Cerebral Palsy Distances and Unites Connecticut Twins
(NEW YORK) — Chris and Nick Capozziello, 33-year-old twins from Milford, Conn., were born six weeks early and five minutes apart. They were both healthy in utero, but when Nick arrived last, he stopped breathing and was later diagnosed with cerebral palsy, a condition that came with crippling muscle spasms and cognitive challenges.
“I wonder if it was my fault,” said Chris, now an award-winning photojournalist. “Always as a kid, I was pushing past him in order to break free. What if I did the same in the beginning and the cord got wrapped around his neck. …It was a fear I couldn’t tell anyone as a child and I still feel it as an adult.”
Chris went away to college, but Nick has remained at home with his parents and is unable to work because of his spasms.
“Although I was free, I felt guilty,” said Chris. “I knew I was leaving and having experiences, while he stayed home. He was stuck in time.”
The fraternal twins remain close, seeing each other several times a week, and now Chris has used his photographer’s eye to give a snapshot of Nick’s life, one filled with pain but also much joy — at home, in the pool hall where he is a champion player, and on a cross-country road trip where the brothers went out drinking and dancing with girls.
Now, in his first book, The Distance Between Us, Chris offers a collection of 156 black and white photos with accompanying text that neither sentimentalizes nor takes pity on Nick. He even photographed the scars from Nick’s deep brain stimulation surgery, which doctors performed to stop his debilitating muscle contractures.
For Chris, it has provided a vehicle for him to explore his survivor guilt; for Nick, the book gives a portrait of both his deepest frustrations and dreams.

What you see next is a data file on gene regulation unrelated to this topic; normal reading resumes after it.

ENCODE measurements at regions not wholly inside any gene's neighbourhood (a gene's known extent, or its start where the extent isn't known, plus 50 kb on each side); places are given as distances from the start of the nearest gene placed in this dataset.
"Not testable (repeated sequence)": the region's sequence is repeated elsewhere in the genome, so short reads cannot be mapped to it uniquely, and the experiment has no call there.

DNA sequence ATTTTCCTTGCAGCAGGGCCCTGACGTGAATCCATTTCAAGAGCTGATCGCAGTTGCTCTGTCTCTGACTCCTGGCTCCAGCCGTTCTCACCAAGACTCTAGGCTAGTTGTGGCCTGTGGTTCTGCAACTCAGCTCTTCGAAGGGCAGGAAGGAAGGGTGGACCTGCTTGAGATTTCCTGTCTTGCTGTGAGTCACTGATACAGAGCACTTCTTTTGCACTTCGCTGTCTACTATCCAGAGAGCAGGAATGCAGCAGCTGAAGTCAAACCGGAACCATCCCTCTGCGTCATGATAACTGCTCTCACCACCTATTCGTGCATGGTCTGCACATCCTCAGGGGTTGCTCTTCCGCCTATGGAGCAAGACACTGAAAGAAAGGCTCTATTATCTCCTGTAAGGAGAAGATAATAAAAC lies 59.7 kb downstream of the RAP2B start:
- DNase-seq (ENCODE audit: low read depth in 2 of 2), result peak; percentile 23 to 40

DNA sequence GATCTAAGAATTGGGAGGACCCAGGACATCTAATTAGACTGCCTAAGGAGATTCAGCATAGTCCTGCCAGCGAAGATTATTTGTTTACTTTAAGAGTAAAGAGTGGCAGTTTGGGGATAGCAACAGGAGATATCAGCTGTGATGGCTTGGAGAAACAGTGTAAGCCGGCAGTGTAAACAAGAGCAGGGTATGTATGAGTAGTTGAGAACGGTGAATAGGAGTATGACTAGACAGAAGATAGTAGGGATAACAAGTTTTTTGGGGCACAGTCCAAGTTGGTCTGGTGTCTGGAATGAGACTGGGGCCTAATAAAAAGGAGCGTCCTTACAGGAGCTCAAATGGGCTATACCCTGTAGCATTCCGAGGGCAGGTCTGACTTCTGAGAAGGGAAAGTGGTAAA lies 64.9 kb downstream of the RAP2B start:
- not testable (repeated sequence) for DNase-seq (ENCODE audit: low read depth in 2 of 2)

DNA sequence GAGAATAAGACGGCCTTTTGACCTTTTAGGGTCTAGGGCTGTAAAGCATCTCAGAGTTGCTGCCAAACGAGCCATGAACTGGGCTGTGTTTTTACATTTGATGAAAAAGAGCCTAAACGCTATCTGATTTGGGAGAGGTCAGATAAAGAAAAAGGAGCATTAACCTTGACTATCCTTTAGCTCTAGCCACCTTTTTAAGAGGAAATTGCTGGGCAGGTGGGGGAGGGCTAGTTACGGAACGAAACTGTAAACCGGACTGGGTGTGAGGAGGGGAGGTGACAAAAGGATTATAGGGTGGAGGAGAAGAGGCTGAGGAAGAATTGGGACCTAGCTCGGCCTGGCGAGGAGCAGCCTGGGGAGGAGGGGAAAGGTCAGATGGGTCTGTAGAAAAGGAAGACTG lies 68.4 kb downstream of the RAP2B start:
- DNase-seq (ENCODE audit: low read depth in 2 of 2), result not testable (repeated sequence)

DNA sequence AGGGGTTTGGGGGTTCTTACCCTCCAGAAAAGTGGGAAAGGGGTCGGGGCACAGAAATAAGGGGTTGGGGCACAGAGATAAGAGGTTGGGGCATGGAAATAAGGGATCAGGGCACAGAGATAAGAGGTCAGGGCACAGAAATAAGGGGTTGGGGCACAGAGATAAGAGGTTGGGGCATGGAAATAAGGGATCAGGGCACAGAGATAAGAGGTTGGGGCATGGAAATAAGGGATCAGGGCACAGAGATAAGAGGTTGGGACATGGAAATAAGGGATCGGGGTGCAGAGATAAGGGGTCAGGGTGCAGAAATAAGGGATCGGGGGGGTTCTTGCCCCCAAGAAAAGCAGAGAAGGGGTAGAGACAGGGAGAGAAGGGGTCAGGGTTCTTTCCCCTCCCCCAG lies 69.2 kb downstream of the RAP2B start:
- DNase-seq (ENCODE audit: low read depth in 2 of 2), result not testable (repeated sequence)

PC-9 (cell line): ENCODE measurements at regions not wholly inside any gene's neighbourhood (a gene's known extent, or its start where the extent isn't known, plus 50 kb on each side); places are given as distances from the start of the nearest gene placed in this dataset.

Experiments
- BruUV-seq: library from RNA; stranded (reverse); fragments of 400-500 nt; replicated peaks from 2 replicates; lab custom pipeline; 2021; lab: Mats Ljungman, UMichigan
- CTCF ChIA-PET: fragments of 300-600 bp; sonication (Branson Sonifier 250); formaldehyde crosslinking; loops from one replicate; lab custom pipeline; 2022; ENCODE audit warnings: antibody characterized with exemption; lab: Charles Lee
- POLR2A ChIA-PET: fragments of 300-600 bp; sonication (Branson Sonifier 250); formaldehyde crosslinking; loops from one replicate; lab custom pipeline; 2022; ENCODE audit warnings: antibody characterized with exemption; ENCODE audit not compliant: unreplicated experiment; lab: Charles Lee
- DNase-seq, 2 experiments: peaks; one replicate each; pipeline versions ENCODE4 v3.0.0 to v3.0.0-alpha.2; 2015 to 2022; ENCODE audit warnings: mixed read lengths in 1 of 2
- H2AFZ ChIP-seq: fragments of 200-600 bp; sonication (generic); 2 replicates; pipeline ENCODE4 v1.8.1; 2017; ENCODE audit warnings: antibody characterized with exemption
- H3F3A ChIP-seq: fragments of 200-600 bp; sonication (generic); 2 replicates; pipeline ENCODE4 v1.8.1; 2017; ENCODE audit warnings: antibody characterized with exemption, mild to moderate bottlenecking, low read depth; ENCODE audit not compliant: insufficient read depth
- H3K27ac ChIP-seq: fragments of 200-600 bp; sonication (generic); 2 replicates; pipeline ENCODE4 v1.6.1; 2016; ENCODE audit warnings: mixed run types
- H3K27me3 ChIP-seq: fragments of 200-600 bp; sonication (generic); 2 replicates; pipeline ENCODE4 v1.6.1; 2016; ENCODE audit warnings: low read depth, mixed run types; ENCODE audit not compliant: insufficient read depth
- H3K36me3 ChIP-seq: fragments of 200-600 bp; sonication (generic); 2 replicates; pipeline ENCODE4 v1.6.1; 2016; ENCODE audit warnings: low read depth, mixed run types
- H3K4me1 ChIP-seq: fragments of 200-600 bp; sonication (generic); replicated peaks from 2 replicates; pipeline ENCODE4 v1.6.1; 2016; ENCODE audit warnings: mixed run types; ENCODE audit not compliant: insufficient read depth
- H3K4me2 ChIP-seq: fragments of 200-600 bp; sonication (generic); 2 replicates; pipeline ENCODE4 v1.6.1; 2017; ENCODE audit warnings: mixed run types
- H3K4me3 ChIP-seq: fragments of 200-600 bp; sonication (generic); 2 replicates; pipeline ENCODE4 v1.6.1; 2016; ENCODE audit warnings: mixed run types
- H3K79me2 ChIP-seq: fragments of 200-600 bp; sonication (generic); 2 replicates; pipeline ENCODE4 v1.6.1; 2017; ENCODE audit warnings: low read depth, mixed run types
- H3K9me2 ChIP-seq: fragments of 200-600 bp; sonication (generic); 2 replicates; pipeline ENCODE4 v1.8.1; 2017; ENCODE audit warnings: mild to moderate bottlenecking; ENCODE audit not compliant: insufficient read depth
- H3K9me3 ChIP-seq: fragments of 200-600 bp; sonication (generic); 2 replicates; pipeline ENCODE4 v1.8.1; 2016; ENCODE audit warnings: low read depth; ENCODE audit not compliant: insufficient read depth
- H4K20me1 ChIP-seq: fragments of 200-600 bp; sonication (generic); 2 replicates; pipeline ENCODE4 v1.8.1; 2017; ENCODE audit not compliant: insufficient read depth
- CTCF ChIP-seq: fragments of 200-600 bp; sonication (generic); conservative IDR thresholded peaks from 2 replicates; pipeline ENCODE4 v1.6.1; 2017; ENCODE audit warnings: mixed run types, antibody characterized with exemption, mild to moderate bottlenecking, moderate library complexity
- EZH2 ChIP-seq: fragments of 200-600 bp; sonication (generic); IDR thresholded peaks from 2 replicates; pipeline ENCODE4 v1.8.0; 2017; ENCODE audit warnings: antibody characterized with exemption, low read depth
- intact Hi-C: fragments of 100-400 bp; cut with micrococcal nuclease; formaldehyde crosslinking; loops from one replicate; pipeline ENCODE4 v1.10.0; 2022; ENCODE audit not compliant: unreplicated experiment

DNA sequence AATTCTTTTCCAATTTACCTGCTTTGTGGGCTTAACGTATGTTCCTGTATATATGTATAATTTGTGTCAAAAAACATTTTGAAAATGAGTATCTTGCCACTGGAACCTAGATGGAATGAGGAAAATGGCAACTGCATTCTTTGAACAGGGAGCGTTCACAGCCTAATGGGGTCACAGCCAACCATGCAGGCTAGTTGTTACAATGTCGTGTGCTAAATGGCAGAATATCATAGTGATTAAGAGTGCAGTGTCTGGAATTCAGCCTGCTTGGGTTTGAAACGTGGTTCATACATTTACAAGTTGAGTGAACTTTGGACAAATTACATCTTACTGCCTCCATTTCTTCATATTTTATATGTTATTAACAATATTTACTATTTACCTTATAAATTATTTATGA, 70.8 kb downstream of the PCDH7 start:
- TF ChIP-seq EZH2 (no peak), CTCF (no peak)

“I just kind of wish I was able to do the things that he, my sister and everyone else in the world can do,” Nick told ABC News. “But yeah, in a way, I think [the book] actually brought us kind of closer.”
Some of the muscle cramps that Nick experiences are so severe he is bedridden, unable to move. But soon, he will be moving into his own apartment with his hamster Chipper.
“I am 33 years old — I want to be on my own,” he said. “Chris put in the book — I forget the exact words — but I feel like I am stuck in a prison with nowhere else to go.”
Cognitively, Nick has some “minor setbacks,” in his speech and understanding, according to his brother. He is not wheelchair-bound but is prone to spontaneous cramping of his muscles, when he “locks up” and can’t move.
Many of the images are a painful reminder of the toll cerebral palsy takes on the body.
Cerebral palsy (CP) is a group of disorders that affect a person’s ability to move and maintain balance and posture. It is the most common motor disability in childhood, affecting about 1.5 to 4 per 1,000 live births around the world, according to the Centers for Disease Control and Prevention.
It used to be thought that CP was mainly caused by lack of oxygen during the birth process, but now scientists believe that this causes only a small number of CP cases. All those with the condition have problems with movement and posture, but their disabilities can vary widely: Some can walk, while others are wheelchair-bound. Some have intellectual disabilities. Epilepsy, blindness or deafness also may be present.
Copyright 2013 ABC News Radio